David Recine

Sample TOEFL Speaking Response With Critique, Part 2

(EDITOR’S NOTE: This post refers to Speaking Task 5, a task that is no longer part of the exam after the 2019 TOEFL changes. However, the focus of this post is on pacing and intonation in English speech, rather than the specific instructions and requirements of the old Task 5. So students may still find this post helpful.)

In my previous post, I showed you a sample Speaking Task 5 response from a student. (Thanks again to this young woman for letting us use her voice here on the blog!) To see a transcript of the Task 5 audio track she was responding to, go here. You can listen to the audio again below:


(Link to audio clip)

Last time, we looked at some of the general ways the student could improve her speech, in terms of talking more slowly and improving her intonation. This time, we’re going to get much more specific. I’ll show you some specific parts of the student’s response and explan how they could be changed.

Practice for your TOEFL exam with Magoosh.

The examples appear below, with the time in the recording that they can be heard, my transcript of the student’s words, and notes on the changes she should make. For some of this Magoosh student’s lines, I have attached recordings of my own voice so that you can hear a corrected, native English accent version of what the student said. Let’s get started!

  • 0:05 “Between– she has two options.” Here, it seems like the speaker abruptly changed her sentence structure. She was going to describe the situation using the word “between.” Then she suddenly decided to use much different wording. If you decide to completely change your wording mid-sentence, it’s much better to pause more slowly and naturally, and maybe use a verbal pause (such as “uh,” “um,” or “well”) as you change your wording. For an example of how such a change might work, listen to the following sound clip here or below:


  • 0:07 “One ee— is either to go to (???) with her boyfriend” As I said in my last post, the student’s stammering actually isn’t really a problem here. She started to say “either,” then quickly corrected herself to say “is either.” With only a minor change in wording, she doesn’t need to make a slow, clear correction or use verbal pauses. Listeners will be able to keep up with minor changes. However, it was really hard to understand that she was saying the girl in the conversation would go to “Brazil.” I was only sure she’d said “Brazil” when she said it a second time later in her response. Here, her accent combined with very fast speech is making her hard to understand.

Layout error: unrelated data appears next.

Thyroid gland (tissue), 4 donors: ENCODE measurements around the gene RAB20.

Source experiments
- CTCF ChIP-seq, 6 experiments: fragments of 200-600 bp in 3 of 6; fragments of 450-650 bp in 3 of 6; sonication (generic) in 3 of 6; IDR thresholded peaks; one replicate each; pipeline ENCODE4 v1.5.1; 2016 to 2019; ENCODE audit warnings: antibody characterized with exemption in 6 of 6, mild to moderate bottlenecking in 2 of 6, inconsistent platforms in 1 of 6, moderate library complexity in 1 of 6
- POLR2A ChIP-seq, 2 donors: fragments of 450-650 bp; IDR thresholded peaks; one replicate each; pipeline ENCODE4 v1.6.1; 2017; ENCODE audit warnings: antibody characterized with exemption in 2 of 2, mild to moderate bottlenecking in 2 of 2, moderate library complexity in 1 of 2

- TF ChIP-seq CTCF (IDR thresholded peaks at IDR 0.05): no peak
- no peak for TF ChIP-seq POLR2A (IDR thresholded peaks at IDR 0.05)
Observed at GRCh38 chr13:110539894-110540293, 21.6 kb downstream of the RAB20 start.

• 0:15 “Or actually– or help as a research assistant.” Here again, she made a significant change to the wording of the sentence, and changed things abruptly, with fast speech. This is not as big of a change as the one at 0:05 in the recording, so she doesn’t need to make the change as carefully or slowly. But she should slow her speech down at least a little, so her mid-sentence change in wording is easier to understand. To hear how this line could sound with slower speech, listen to my reading of the line here or below:


  • 0:26 “Because she can– even though the research that she’ll be performing is going to be…” Again, we see an abrupt change in wording— and this Magoosh subscriber speaks too quickly. Once again, listen to my corrected version of the speech here or below:


  • 0:33 “And uh- with– and has gotten some concrete material, solid material” This student clearly has a pretty good vocabulary and decent listening comprehension. But this is one instance where she does seem to make a vocabulary mistake. In the conversation she listened to, there is talk of putting something “concrete” on a resume. This means putting something on a resume that indicates formal, useful experience. This Magoosh student’s use of “concrete” has no clear connection to the use of “concrete” in the audio track. It’s likely she is misunderstanding and misusing the word.


  • 0:40 “And with this basic information, she can actually (???) to find a real job.” Here, it’s really hard to tell what word she said between the words “actually” and “to find.” She needs to enunciate more clearly— and as I said in my previous post, many of these problems with understandability could be solved if she simply spoke more slowly.


That’s it for the major “trouble spots.” Except some of the things I noted above, pronunciation is actually a strength for this student. Most of her pronunciation is very understandable. Even the times I can’t understand her, she would probably be understandable if she just spoke more slowly, and used a more native-like intonation.

And that’s why this example and my corrections can be so useful to you, the reader. I listen to Speaking samples from Magoosh TOEFL students every day. So many of you have responses that could get high scores with a two easy changes: slower speech, and better use of the rules of English intonation.

Thanks once more to the Magoosher who donated her recorded response to these two posts— I think this will help a lot of students!



  • David Recine

    David is a Test Prep Expert for Magoosh TOEFL and IELTS. Additionally, he’s helped students with TOEIC, PET, FCE, BULATS, Eiken, SAT, ACT, GRE, and GMAT. David has a BS from the University of Wisconsin-Eau Claire and an MA from the University of Wisconsin-River Falls. His work at Magoosh has been cited in many scholarly articles, his Master’s Thesis is featured on the Reading with Pictures website, and he’s presented at the WITESOL (link to PDF) and NAFSA conferences. David has taught K-12 ESL in South Korea as well as undergraduate English and MBA-level business English at American universities. He has also trained English teachers in America, Italy, and Peru. Come join David and the Magoosh team on Youtube, Facebook, and Instagram, or connect with him via LinkedIn!

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